Originally published March 8, 2012 in the Chicago Journal's 'Metropolis' section
This winter, with temperatures barely dipping below freezing and not one opportunity to call “dibs” on a parking spot, the distinctions between the seasons might be tough for us Chicagoans to recognize.
For music fans across the country, though, there’s one unmistakable sign that spring is in the air: the South by Southwest (SXSW) music festival in Austin, Texas.
Beginning in 1987 and growing exponentially in recent years, SXSW has become a Mecca for indie rockers, aspiring filmmakers, tech enthusiasts and moustached philanthropists.
In honor of Chicago’s contributions to the 10-day extravaganza, this Saturday, March 10 The Hideout will host its sixth annual sendoff party for local bands headed to the Lone Star State. In an attempt to recreate the all-day whirlwind experience of an Austin bar, the first band takes the stage at 1:30 p.m. and 10 more acts will perform before midnight. At $10 a ticket, that’s less than $1 a band.
The whole idea, as The Hideout’s president and co-owner Tim Tuten explained, is to help smaller Chicago artists finance the journey south.
“All these unsigned bands have no money to begin with, so it actually costs them money to go down,” Tuten said.
With Chicago gas prices topping $4.30 a gallon and a 30-rack of PBR pushing $15, a cross-country road trip can get awful pricey for a starving artist. Cash from the show should help to cover at least the beer money.
Tuten points out that Chicago bands have a historic connection to the SXSW festival, and have been making their mark in Austin for decades.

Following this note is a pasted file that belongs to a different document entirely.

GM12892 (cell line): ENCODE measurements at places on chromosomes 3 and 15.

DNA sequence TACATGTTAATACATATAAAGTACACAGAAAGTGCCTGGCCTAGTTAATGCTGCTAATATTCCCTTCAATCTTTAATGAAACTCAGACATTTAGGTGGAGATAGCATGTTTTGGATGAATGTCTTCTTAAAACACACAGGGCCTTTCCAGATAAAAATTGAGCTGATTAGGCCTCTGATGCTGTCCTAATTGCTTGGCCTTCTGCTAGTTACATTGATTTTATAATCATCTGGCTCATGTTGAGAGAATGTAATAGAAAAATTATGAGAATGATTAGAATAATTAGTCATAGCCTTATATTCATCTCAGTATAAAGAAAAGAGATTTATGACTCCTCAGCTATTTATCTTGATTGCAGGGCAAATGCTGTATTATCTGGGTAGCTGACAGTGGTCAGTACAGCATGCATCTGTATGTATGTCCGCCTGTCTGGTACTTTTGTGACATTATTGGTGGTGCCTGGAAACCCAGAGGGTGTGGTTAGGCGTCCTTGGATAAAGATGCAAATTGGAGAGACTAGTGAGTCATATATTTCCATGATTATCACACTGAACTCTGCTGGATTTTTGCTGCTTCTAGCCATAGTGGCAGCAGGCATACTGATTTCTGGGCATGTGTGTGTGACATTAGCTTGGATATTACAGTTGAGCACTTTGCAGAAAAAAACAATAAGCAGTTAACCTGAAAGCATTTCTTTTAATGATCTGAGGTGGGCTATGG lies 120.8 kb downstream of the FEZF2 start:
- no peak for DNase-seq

“Every year Chicago now sends 25 to 50 bands,” Tuten said. “We’ve got alt-country, we’ve got post-rock, we’ve got the jazz scene, and they know we have this multitude of different styles. Chicago bands get a lot of love down there.”
Highlighting this year’s delegation to Texas, the lineup at The Hideout showcases Chicago talent from across the musical spectrum.
If fuzzed-out, 90s-inspired indie rock is what you love, Unicycle Loves You is the band to see. Steeped heavily in the sounds of Sonic Youth and Dinosaur Jr., ULY brings indie to its roots while adding the occasional electro-pop overtone. With the recent release of their third studio album Failure, ULY is starting to get some serious local buzz. Taking the Hideout’s stage at 3:30 in the afternoon, this group gives you a reason to come out early.
As night falls and the music plays on, hip-hopper Hollywood Holt is set to perform at 8:30. From all ostensible evidence, the rapper suffers from no lack of confidence, and his beats are as big as his stage personality’s eccentric ego. Unabashedly goofy (his website features a zombie-inspired track entitled “Brains!!!”), if there’s anything to be said about this performance, it’s sure to be fun. And, after the last band clears the spotlight, Hollywood Holt will take over again at midnight for a dance party DJ set.
For something completely different, 9:30 will welcome Mike Musikanto. With a Midwestern brand of alt-country in the tradition of Uncle Tupelo or the Jayhawks, this singer-songwriter croons away with his guitar and harmonica. Representing a bit of the simpler Illinois aesthetic, Musikanto is a testament to the beauty of stripped down folk-rock.
Next up is a band that takes folk in another direction entirely. With a sound that matches up to its name, In Tall Buildings brings a lofty, atmospheric element draped over otherwise understated acoustic guitars. Like a densely packed cityscape, there’s plenty of electronic ambience to keep the listener mesmerized.
Kids These Days, performing at 11:30, is the final band to take the stage. These Chicago teens made a trip to SXSW last year and will return again in 2012, bringing with them their hybrid of hip-hop, funk, reggae, and blues-rock. The ensemble cast of youngsters present a mix of American musical roots with a fresh new spin.
So, stop by The Hideout this Saturday. Support the local scene, dance to your heart’s content, and help our hometown heroes pocket a little more cash for the big trip.